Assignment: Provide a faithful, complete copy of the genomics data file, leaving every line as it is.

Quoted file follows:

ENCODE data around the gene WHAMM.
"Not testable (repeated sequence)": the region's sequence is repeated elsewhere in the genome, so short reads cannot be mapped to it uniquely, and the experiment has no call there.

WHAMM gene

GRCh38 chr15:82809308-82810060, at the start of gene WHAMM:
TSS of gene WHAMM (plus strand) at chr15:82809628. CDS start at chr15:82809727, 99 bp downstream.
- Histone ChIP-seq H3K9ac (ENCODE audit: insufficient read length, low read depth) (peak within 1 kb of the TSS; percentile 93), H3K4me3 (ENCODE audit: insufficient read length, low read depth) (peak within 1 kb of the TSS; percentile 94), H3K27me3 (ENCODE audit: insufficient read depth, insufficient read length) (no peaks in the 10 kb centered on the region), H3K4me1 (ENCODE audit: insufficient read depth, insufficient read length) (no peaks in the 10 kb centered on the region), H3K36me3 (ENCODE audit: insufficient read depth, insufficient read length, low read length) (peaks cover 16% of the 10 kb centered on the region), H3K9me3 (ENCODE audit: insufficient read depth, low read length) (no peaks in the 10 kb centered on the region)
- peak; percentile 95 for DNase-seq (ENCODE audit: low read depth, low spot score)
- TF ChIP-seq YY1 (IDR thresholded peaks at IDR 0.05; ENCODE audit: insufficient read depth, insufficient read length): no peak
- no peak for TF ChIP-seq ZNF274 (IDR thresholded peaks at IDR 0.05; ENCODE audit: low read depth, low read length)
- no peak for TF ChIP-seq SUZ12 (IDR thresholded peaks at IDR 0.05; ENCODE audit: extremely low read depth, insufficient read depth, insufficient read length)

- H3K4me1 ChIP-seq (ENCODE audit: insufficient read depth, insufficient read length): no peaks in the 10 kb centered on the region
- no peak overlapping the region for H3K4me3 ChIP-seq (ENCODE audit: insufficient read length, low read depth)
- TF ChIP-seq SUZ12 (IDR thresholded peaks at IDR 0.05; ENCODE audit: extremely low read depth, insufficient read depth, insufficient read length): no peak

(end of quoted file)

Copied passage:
ENCODE data around the gene WHAMM.
"Not testable (repeated sequence)": the region's sequence is repeated elsewhere in the genome, so short reads cannot be mapped to it uniquely, and the experiment has no call there.

WHAMM gene

GRCh38 chr15:82809308-82810060, at the start of gene WHAMM:
TSS of gene WHAMM (plus strand) at chr15:82809628. CDS start at chr15:82809727, 99 bp downstream.
- Histone ChIP-seq H3K9ac (ENCODE audit: insufficient read length, low read depth) (peak within 1 kb of the TSS; percentile 93), H3K4me3 (ENCODE audit: insufficient read length, low read depth) (peak within 1 kb of the TSS; percentile 94), H3K27me3 (ENCODE audit: insufficient read depth, insufficient read length) (no peaks in the 10 kb centered on the region), H3K4me1 (ENCODE audit: insufficient read depth, insufficient read length) (no peaks in the 10 kb centered on the region), H3K36me3 (ENCODE audit: insufficient read depth, insufficient read length, low read length) (peaks cover 16% of the 10 kb centered on the region), H3K9me3 (ENCODE audit: insufficient read depth, low read length) (no peaks in the 10 kb centered on the region)
- peak; percentile 95 for DNase-seq (ENCODE audit: low read depth, low spot score)
- TF ChIP-seq YY1 (IDR thresholded peaks at IDR 0.05; ENCODE audit: insufficient read depth, insufficient read length): no peak
- no peak for TF ChIP-seq ZNF274 (IDR thresholded peaks at IDR 0.05; ENCODE audit: low read depth, low read length)
- no peak for TF ChIP-seq SUZ12 (IDR thresholded peaks at IDR 0.05; ENCODE audit: extremely low read depth, insufficient read depth, insufficient read length)

- H3K4me1 ChIP-seq (ENCODE audit: insufficient read depth, insufficient read length): no peaks in the 10 kb centered on the region
- no peak overlapping the region for H3K4me3 ChIP-seq (ENCODE audit: insufficient read length, low read depth)
- TF ChIP-seq SUZ12 (IDR thresholded peaks at IDR 0.05; ENCODE audit: extremely low read depth, insufficient read depth, insufficient read length): no peak